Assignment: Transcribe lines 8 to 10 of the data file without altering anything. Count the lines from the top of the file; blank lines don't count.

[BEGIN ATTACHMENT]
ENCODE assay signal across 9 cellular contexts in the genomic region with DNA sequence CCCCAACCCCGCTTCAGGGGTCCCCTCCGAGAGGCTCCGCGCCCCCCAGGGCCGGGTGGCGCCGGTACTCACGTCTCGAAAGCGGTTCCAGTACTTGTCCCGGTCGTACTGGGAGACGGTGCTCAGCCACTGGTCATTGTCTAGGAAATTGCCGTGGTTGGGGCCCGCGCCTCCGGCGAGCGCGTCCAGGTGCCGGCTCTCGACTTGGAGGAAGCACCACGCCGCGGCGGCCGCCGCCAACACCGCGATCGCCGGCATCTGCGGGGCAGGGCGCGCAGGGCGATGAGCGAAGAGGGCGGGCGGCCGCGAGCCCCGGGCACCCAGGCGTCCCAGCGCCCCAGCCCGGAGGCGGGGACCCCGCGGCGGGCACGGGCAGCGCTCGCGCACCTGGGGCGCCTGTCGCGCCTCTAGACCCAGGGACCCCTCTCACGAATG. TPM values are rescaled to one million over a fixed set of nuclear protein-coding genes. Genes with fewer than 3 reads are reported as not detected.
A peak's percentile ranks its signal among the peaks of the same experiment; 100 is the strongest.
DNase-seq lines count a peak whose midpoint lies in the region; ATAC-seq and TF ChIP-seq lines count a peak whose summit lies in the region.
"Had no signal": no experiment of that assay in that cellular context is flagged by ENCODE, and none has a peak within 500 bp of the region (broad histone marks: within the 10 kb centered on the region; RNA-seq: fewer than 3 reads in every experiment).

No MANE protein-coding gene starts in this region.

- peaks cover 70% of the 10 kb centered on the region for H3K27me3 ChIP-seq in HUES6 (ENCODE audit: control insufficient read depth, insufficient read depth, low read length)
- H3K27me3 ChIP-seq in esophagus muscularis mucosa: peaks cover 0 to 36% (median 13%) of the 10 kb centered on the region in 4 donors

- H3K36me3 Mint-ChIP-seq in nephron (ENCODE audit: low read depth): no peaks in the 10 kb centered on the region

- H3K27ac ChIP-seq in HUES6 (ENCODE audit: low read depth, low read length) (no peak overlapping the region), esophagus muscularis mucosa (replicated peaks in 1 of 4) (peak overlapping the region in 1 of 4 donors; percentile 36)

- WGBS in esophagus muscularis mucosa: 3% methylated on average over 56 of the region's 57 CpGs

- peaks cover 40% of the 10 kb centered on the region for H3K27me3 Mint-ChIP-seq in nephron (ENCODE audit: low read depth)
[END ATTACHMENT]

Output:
- H3K36me3 Mint-ChIP-seq in nephron (ENCODE audit: low read depth): no peaks in the 10 kb centered on the region

- H3K27ac ChIP-seq in HUES6 (ENCODE audit: low read depth, low read length) (no peak overlapping the region), esophagus muscularis mucosa (replicated peaks in 1 of 4) (peak overlapping the region in 1 of 4 donors; percentile 36)

- WGBS in esophagus muscularis mucosa: 3% methylated on average over 56 of the region's 57 CpGs